WHO: Gwen Smith, editor and co-owner, Allergic Living
WENT TO SCHOOL FOR: Journalism, Ryerson University
FIRST MAGAZINE JOB: City Desk copy editor, The Globe and Mail. “I interned and grew up at The Globe.”
SUBSCRIBES TO: Maclean's, Esquire, Vanity Fair, Azure, Toronto Life, Whole Living, Marie Claire, More, Donna Hay. “Plus, lots from the newsstand, depending on the articles.”
WHAT ELSE SHOULD WE KNOW ABOUT YOU, GWEN?
Previous positions include editor-in-chief of Elm Street, assisstant managing editor at Maclean’s, deputy managing editor of The Globe and Mail.
“We launched our U.S. edition of Allergic Living magazine this spring. Exciting times for a small team of Canadian magazine people.”
SO GWEN, TELL US...
WHAT MAKES A GOOD EDITOR?
It does not start with opening a writer’s first draft. To me, being a good editor begins with a talent for finding great stories. Now throw in a visceral dislike of the predictable, and you’re starting to cook.
A good editor is always on the lookout for articles that surprise, break new ground and make readers want to debate at the dinner table. That editor knows which writer can develop that seed of an idea into a great story. Pair the idea and the talent, and everything is possible.
A good editor also
- Respects and collaborates with writers. When considering a first draft, the editor provides a fix note that encourages, suggests, questions or cajoles to get the best second draft possible. He does not simply critique from a high perch, since putting your writer on the defensive isn’t an effective strategy. And it’s rude.
- Never settles for “I guess it’s OK.” If you’re a good editor, you just have to fix it or you’ll grow an ulcer.
- Works on structure editing and develops a feel for effortless flow and storytelling. It’s a continuing and gratifying process.
- Is a packager. The beauty of magazines is the integration of pictures and text and the ability to present stories in creative and appealing ways. A good editor uses the medium, and probably devises the online packaging approach, too.
FAVOURITE PART OF BEING AN EDITOR?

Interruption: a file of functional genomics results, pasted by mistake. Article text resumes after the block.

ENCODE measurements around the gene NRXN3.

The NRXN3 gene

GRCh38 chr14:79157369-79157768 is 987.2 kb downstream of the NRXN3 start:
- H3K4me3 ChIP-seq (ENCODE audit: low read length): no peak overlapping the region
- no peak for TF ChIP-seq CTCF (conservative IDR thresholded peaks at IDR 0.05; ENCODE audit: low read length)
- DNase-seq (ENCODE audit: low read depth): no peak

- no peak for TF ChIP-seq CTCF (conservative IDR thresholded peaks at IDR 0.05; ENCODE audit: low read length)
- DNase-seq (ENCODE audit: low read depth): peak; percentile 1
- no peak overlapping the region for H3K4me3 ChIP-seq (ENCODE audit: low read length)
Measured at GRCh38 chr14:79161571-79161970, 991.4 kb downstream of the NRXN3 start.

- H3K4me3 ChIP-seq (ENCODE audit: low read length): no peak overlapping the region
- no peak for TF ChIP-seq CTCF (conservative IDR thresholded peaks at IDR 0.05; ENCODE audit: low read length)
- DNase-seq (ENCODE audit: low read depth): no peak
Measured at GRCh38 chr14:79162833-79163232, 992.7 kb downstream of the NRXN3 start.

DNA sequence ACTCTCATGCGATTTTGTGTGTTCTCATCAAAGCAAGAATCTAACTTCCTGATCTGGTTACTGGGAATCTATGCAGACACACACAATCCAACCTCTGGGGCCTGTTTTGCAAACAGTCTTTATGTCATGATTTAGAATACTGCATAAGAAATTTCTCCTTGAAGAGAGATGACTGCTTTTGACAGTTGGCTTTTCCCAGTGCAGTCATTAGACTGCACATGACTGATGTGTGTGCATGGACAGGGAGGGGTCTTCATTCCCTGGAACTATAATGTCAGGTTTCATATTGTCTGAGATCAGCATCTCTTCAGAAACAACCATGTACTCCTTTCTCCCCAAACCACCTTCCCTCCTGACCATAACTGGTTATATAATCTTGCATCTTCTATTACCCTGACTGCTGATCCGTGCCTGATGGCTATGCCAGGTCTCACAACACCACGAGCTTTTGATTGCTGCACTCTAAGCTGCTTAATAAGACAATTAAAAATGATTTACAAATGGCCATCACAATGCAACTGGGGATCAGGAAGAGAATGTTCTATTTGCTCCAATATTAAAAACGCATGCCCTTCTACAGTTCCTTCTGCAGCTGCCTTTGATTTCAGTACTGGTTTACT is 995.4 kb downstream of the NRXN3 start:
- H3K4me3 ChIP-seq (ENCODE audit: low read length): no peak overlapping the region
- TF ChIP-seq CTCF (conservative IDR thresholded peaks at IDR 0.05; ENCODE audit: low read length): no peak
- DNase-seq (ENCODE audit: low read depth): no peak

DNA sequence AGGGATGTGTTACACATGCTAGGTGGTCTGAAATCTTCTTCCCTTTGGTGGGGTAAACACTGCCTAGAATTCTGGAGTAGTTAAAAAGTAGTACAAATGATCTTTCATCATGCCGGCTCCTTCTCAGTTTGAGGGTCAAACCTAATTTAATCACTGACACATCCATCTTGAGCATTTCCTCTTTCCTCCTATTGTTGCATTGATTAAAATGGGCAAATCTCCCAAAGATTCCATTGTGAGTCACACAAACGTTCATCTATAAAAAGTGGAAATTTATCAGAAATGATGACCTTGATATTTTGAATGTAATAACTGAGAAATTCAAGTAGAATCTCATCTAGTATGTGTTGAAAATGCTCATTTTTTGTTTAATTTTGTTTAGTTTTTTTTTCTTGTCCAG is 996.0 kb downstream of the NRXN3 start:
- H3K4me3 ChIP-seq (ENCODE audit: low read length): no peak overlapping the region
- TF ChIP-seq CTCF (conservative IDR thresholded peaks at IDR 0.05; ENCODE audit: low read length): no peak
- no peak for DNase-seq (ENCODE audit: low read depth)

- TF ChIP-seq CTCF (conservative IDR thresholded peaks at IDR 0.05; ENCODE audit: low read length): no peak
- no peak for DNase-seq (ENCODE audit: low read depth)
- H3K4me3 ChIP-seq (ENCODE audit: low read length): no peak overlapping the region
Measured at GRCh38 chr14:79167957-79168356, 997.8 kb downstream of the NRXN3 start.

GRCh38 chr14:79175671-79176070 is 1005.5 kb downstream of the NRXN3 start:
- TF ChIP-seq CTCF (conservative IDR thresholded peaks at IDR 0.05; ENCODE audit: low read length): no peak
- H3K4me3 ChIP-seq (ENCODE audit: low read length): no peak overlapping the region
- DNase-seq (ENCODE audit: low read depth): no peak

There are two: working with a writer on a great story, and packaging.
WHAT ADVICE WOULD YOU GIVE TO EDITORS JUST STARTING THEIR CAREERS?
Show initiative and don’t be shy about bringing ideas forward. Just make sure they’re developed enough to present in a story meeting.
Whether online or on the subway, develop an eye for trends and issues and keep running notes on possible stories. A big part of story development is just paying attention.
A third point would be that once you get to the level of assigning, look for good pitches but don’t feel beholden. If an article doesn’t suit your magazine or your lineup but you think the writer is talented, try that person on a different assignment. Magazine real estate is too valuable to give over to stories that are “not bad.”
MOST MEMORABLE EDITING MOMENT?
There are quite a few, especially because I worked in newspapers for the first chunk of my career, so some “moments” are tied to major news events.
At Maclean’s, I vividly recall being the senior editor in charge on the weekend that JFK Junior’s plane went missing. Then-EIC Bob Lewis came and said to me: “Well, do we crash the cover?” I said yes, absolutely, and we did. We wouldn’t learn until the late afternoon that Kennedy and his new wife had, as suspected, died in a crash. But even if they’d turned out to be missing, that was still one helluva story. We remade a weekly in a few hours. It was a strong magazine and an outstanding team effort.
With Allergic Living, I got to have the thrill of holding the first copy of the first magazine; there’s nothing like a fresh magazine and when you’re the co-owner, it’s incredibly special. This year, I got to have that feeling all over again, with the launch of Allergic Living’s U.S. edition. Only in some ways this was even better – since we now know what we’re doing.
WHAT MAGAZINE DO YOU THINK IS DOING AN OUTSTANDING JOB RIGHT NOW?
Has any magazine addict just picked one? I’m still hooked on Vanity Fair and Esquire; The New Yorker (for the columnists). I adore food photography and am a fan of the new Bon Appétit, along with Donna Hay and Delicious. In the women’s arena, I think Lisa Tant (Flare) and Linda Lewis (More) are impressively strong editors.
WHERE TO FIND GWEN ONLINE:
Allergic Living website: Allergicliving.com. “Our website is quite active, especially our forum.”
Allergic Living on Twitter: @allergicliving
Gwen on Twitter: @GwenSmithTO “Sure willing to talk mags when there’s time.”
Facebook: Allergic Living
LInkedIn: Gwen Smith
Corinna vanGerwen is a freelance editor and writer. She has worked as senior editor at Style at Home, senior design editor at Cottage Life and is the former Canadian Director of Ed2010. She has also held the position of operations manager at a boutique PR agency, where she handled strategic planning and daily operations.